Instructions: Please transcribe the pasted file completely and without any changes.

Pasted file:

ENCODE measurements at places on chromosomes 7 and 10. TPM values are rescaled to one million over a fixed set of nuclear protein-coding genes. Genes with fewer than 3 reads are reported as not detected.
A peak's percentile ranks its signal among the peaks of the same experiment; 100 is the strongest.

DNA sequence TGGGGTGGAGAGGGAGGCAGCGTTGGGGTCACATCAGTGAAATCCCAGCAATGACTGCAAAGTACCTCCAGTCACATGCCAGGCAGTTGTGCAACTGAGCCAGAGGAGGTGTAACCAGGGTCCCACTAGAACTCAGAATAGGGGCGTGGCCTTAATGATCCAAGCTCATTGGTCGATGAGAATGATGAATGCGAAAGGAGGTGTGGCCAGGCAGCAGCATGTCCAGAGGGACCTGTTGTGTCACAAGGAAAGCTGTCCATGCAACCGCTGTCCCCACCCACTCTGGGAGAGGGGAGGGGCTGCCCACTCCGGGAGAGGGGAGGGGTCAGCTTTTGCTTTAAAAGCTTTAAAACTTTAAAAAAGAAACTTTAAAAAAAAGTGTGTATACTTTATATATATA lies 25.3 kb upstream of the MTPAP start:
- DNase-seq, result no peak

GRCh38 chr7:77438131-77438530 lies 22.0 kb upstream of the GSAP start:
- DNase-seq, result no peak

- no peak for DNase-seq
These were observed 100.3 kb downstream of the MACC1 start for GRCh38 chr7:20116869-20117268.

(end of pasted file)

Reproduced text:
ENCODE measurements at places on chromosomes 7 and 10. TPM values are rescaled to one million over a fixed set of nuclear protein-coding genes. Genes with fewer than 3 reads are reported as not detected.
A peak's percentile ranks its signal among the peaks of the same experiment; 100 is the strongest.

DNA sequence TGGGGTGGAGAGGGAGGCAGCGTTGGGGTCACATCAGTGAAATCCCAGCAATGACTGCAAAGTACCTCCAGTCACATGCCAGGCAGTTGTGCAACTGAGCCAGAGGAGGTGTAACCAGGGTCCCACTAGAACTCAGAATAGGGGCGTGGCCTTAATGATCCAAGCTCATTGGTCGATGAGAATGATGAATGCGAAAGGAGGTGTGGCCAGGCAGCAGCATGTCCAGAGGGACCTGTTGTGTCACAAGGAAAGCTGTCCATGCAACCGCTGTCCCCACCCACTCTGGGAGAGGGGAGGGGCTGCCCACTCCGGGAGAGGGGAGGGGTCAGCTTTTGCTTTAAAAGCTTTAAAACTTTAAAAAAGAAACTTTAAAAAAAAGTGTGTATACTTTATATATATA lies 25.3 kb upstream of the MTPAP start:
- DNase-seq, result no peak

GRCh38 chr7:77438131-77438530 lies 22.0 kb upstream of the GSAP start:
- DNase-seq, result no peak

- no peak for DNase-seq
These were observed 100.3 kb downstream of the MACC1 start for GRCh38 chr7:20116869-20117268.